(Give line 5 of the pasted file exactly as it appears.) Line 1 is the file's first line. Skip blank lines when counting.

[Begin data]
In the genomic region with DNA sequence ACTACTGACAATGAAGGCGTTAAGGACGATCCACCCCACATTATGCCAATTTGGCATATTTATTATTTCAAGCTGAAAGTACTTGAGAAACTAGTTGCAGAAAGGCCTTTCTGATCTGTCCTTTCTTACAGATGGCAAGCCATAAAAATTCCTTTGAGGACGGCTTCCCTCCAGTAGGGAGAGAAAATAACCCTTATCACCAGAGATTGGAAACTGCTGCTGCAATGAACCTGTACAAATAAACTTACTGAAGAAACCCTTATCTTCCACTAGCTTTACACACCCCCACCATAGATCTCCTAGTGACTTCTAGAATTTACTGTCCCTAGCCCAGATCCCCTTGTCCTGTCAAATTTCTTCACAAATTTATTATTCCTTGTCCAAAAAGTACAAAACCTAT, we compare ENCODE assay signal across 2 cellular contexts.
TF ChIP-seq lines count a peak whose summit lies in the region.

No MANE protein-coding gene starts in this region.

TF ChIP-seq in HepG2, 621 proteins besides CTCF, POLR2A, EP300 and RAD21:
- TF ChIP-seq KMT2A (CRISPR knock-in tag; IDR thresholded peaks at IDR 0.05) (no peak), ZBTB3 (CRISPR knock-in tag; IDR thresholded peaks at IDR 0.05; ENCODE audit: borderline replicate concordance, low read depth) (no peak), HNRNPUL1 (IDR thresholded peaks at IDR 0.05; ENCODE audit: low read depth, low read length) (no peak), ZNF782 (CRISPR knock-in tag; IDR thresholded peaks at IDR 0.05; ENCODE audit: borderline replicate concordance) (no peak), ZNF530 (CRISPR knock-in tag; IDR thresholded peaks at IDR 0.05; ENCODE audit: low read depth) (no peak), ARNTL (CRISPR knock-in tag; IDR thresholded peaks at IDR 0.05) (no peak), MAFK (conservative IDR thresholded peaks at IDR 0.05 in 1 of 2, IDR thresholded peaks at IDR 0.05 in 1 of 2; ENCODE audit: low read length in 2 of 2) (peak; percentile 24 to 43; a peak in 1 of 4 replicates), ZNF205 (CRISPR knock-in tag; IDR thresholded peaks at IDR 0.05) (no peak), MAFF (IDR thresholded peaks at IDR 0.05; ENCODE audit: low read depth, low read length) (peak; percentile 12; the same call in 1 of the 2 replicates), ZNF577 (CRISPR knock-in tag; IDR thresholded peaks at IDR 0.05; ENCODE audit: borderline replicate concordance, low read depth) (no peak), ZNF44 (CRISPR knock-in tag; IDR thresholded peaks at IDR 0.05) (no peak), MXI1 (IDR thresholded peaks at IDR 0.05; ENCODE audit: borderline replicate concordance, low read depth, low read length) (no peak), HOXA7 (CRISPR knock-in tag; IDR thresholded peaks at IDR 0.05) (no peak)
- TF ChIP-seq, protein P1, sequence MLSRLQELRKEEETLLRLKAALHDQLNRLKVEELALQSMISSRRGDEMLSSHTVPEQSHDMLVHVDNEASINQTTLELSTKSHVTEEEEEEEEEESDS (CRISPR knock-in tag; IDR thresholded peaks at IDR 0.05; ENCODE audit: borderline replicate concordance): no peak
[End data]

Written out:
- TF ChIP-seq KMT2A (CRISPR knock-in tag; IDR thresholded peaks at IDR 0.05) (no peak), ZBTB3 (CRISPR knock-in tag; IDR thresholded peaks at IDR 0.05; ENCODE audit: borderline replicate concordance, low read depth) (no peak), HNRNPUL1 (IDR thresholded peaks at IDR 0.05; ENCODE audit: low read depth, low read length) (no peak), ZNF782 (CRISPR knock-in tag; IDR thresholded peaks at IDR 0.05; ENCODE audit: borderline replicate concordance) (no peak), ZNF530 (CRISPR knock-in tag; IDR thresholded peaks at IDR 0.05; ENCODE audit: low read depth) (no peak), ARNTL (CRISPR knock-in tag; IDR thresholded peaks at IDR 0.05) (no peak), MAFK (conservative IDR thresholded peaks at IDR 0.05 in 1 of 2, IDR thresholded peaks at IDR 0.05 in 1 of 2; ENCODE audit: low read length in 2 of 2) (peak; percentile 24 to 43; a peak in 1 of 4 replicates), ZNF205 (CRISPR knock-in tag; IDR thresholded peaks at IDR 0.05) (no peak), MAFF (IDR thresholded peaks at IDR 0.05; ENCODE audit: low read depth, low read length) (peak; percentile 12; the same call in 1 of the 2 replicates), ZNF577 (CRISPR knock-in tag; IDR thresholded peaks at IDR 0.05; ENCODE audit: borderline replicate concordance, low read depth) (no peak), ZNF44 (CRISPR knock-in tag; IDR thresholded peaks at IDR 0.05) (no peak), MXI1 (IDR thresholded peaks at IDR 0.05; ENCODE audit: borderline replicate concordance, low read depth, low read length) (no peak), HOXA7 (CRISPR knock-in tag; IDR thresholded peaks at IDR 0.05) (no peak)